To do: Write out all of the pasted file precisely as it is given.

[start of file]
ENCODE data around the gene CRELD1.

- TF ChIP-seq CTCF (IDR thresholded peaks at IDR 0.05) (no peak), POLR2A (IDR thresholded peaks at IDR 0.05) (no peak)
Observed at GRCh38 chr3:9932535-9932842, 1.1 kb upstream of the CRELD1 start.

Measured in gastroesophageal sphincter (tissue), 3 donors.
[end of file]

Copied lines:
ENCODE data around the gene CRELD1.

- TF ChIP-seq CTCF (IDR thresholded peaks at IDR 0.05) (no peak), POLR2A (IDR thresholded peaks at IDR 0.05) (no peak)
Observed at GRCh38 chr3:9932535-9932842, 1.1 kb upstream of the CRELD1 start.

Measured in gastroesophageal sphincter (tissue), 3 donors.